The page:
1.39P.no.1-9

plied to the evidence in the case. The vice of the charge, if any, was rather in giving the same thing over and over again, in varied forms, at the request of both parties, to the almost certain danger of confusing the jury. It is next to impossible, in the case of a charge of this kind, to pick out a paragraph and pronounce it reversible error, since in so many other paragraphs the error may be said to have been cured. On the whole, we cannot say that a jury of fairly intelligent men would be likely to mistake the real issues to be submitted to them in this case.

When the court told the jury that it was the duty of the appellant to have an employé at the end of its car, it committed no error, under the circumstances.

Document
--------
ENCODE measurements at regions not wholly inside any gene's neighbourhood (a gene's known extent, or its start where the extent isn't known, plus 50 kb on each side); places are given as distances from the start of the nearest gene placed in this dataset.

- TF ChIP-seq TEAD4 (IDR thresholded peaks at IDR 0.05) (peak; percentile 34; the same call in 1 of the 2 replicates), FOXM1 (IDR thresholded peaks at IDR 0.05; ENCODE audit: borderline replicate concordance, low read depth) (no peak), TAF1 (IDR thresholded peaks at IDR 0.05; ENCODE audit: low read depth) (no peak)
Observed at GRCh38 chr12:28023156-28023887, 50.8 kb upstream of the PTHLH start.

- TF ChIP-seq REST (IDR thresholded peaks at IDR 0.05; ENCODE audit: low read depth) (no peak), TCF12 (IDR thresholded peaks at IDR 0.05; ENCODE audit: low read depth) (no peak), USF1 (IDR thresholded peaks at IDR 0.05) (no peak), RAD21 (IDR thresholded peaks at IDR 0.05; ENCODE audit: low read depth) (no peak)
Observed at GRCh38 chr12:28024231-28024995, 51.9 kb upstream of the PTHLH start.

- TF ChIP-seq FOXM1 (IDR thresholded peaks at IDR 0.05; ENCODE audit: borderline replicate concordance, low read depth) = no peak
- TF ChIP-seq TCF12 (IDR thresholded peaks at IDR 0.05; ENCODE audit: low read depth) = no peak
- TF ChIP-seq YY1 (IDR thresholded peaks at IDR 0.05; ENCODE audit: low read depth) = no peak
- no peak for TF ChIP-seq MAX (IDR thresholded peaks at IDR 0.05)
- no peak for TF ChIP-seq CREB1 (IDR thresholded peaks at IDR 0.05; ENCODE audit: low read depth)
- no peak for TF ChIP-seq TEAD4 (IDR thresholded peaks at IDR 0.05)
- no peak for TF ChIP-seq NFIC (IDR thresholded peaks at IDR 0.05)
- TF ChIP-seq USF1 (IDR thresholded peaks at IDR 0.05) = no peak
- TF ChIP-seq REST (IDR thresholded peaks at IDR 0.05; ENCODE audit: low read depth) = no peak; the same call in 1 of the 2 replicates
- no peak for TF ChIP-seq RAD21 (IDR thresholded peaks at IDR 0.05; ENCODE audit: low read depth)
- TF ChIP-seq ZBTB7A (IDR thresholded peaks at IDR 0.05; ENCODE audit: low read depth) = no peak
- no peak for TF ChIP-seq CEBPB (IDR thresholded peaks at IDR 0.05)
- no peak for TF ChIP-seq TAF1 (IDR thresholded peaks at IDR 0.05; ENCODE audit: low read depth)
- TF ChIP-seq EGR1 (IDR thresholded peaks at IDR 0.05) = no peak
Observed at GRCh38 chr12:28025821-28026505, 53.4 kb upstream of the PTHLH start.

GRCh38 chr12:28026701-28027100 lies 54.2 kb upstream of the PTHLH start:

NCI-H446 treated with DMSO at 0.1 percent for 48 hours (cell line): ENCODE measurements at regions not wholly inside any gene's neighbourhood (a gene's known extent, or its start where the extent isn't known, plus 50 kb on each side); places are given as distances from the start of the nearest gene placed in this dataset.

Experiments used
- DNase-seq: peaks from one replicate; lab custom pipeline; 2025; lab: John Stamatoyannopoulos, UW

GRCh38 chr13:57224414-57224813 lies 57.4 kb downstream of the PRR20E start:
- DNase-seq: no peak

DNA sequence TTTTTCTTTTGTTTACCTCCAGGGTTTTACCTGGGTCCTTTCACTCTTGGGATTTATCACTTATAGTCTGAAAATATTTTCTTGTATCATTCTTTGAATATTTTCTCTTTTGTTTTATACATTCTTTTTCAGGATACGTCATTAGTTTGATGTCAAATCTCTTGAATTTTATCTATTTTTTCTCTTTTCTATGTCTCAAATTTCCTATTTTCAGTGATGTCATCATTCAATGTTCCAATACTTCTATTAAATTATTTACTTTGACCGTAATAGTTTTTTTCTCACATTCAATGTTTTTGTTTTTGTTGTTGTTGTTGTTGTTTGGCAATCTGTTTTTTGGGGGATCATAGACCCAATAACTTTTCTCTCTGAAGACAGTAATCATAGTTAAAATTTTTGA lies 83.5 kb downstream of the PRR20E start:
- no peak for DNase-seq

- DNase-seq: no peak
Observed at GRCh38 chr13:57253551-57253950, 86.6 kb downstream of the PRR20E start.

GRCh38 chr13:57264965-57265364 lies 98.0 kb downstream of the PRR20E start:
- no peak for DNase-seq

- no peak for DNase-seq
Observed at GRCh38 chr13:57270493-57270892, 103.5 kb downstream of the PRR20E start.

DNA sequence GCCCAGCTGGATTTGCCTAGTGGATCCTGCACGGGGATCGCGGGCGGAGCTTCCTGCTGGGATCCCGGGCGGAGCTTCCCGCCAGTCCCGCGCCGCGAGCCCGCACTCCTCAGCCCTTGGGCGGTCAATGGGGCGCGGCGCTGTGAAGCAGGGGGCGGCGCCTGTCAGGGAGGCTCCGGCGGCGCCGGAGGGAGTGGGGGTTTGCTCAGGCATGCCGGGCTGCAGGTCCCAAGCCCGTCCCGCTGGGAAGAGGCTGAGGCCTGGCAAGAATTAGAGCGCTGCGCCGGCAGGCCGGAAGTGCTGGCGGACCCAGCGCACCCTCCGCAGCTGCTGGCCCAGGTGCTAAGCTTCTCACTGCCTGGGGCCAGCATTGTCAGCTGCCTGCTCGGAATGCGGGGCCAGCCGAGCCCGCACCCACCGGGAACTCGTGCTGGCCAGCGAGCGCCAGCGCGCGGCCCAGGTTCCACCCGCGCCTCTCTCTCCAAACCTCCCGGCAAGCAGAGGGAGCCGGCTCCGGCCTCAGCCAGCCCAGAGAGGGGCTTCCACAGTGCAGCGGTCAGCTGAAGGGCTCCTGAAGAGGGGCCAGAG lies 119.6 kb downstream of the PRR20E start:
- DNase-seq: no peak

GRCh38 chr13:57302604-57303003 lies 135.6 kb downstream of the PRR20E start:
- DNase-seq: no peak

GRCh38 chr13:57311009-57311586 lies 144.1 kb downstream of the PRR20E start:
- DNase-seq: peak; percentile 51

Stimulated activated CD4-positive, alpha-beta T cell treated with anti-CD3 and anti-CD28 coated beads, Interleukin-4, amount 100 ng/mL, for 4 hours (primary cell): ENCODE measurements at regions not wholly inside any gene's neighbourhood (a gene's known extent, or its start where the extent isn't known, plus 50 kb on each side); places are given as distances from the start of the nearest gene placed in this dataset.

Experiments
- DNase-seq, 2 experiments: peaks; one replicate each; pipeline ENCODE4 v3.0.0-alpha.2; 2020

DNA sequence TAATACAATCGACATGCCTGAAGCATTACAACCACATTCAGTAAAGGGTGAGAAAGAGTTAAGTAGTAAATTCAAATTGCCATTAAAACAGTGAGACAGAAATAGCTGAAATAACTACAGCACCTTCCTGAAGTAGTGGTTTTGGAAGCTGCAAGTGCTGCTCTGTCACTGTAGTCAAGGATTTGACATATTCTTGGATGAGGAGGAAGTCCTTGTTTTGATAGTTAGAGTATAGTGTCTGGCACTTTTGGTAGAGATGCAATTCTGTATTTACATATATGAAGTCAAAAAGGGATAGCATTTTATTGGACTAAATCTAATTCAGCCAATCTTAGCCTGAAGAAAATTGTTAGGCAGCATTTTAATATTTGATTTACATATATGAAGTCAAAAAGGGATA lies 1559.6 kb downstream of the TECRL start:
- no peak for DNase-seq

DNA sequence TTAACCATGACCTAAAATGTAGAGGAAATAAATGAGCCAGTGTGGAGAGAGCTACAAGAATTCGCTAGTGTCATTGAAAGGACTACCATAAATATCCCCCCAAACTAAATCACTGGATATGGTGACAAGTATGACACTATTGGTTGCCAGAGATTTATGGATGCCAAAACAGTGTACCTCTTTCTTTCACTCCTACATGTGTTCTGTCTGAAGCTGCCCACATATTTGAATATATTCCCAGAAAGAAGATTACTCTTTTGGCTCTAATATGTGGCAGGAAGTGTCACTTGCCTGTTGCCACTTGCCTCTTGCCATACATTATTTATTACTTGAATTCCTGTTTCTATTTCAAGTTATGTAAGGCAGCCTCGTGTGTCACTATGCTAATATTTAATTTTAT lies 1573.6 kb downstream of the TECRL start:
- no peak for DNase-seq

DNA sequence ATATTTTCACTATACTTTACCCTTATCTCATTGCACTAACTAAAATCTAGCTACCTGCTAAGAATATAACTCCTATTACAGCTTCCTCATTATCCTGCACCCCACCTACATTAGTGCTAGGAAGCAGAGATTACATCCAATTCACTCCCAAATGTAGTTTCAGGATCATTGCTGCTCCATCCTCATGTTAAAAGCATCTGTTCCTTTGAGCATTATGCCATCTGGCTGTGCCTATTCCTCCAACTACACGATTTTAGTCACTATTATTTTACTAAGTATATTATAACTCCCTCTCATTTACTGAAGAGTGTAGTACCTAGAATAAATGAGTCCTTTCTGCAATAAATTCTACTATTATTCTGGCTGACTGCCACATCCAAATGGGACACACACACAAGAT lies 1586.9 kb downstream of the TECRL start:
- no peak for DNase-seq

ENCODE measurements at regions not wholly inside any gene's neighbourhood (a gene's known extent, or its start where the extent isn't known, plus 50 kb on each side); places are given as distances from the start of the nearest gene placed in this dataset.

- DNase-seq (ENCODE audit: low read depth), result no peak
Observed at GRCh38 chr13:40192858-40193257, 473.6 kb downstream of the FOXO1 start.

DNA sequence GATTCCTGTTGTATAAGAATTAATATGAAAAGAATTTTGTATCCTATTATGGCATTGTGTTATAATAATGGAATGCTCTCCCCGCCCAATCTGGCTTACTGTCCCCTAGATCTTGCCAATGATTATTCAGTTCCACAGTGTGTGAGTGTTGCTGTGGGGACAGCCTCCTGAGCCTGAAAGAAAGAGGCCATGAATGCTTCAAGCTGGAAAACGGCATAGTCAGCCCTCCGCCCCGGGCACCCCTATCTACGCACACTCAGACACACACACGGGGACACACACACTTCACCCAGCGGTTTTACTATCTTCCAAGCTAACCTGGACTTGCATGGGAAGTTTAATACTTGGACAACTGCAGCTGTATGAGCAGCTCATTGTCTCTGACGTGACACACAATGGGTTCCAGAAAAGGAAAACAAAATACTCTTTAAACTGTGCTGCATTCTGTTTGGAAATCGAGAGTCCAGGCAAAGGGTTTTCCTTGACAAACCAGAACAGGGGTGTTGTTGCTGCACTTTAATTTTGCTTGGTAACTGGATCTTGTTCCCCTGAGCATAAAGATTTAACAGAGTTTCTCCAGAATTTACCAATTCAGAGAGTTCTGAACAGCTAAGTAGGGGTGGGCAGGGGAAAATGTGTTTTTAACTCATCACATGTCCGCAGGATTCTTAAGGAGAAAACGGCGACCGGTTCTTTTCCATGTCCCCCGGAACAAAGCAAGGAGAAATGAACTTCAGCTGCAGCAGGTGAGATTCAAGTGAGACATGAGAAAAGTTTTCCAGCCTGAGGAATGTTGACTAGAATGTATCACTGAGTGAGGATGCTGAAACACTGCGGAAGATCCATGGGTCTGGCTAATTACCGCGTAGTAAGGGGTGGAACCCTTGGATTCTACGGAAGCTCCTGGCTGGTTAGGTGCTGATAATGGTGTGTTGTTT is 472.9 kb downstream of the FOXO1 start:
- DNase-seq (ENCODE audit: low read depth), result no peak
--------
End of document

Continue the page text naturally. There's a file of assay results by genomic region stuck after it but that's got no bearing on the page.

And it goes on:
The regular progress of this car was forward, not backward; and in the streets of a city there is even greater danger of accident from a car moving backward than forward, since the public are accustomed to avoid cars moving ahead in the ordinary way, but do not expect them to be reversed. Undoubtedly, the negli. gence of the appellant lay in the fact that the motorman, without waiting for the conductor to return to the rear of the car, which was suddenly converted into the front, started the car back, at its ordinary speed; and, no one being there to give warning or stop the car, the respondent was taken by surprise, and run down, before she had time to consider any means of escape. Considering the fact that the jury had before it competent evidence of the almost universal method of transferring passengers at this point, we think it no error to hold it to be the duty of the carrier to maintain a lookout when, upon an exceptional occasion, it proposed to back up its car, with knowledge that there were passengers to be transferred, and who were likely to proceed towards the electric car in the usual way. For substantially the same reasons, we cannot say that respondent's act in walking towards the car, even without looking or listening, was negligence on her part, which should deprive her of a recovery. The question of the superior rights of street cars in the streets has no place here, because the method of transfer in vogue was a license to the respondent to rely upon the belief that the car would remain where it stopped until she could catch up with it; and, even if she had heard the bells which signaled for a backward movement of the car, she still would have had the right to expect that the change in direction would be accomplished with due care, some one being on the lookout that nobody was run over. Under the circumstances, it was no more negligence on respondent's part for her to walk along the track towards the car than it is for an intending passenger upon any railroad car to cross an intervening track, that being the usual method of approach.